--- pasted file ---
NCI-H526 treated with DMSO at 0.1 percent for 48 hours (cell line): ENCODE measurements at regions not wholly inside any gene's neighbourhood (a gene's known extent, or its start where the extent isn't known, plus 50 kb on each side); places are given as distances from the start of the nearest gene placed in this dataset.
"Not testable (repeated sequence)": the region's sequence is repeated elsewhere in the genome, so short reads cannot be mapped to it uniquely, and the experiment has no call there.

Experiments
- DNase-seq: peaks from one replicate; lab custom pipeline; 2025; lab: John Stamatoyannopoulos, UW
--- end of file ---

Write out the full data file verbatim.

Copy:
NCI-H526 treated with DMSO at 0.1 percent for 48 hours (cell line): ENCODE measurements at regions not wholly inside any gene's neighbourhood (a gene's known extent, or its start where the extent isn't known, plus 50 kb on each side); places are given as distances from the start of the nearest gene placed in this dataset.
"Not testable (repeated sequence)": the region's sequence is repeated elsewhere in the genome, so short reads cannot be mapped to it uniquely, and the experiment has no call there.

Experiments
- DNase-seq: peaks from one replicate; lab custom pipeline; 2025; lab: John Stamatoyannopoulos, UW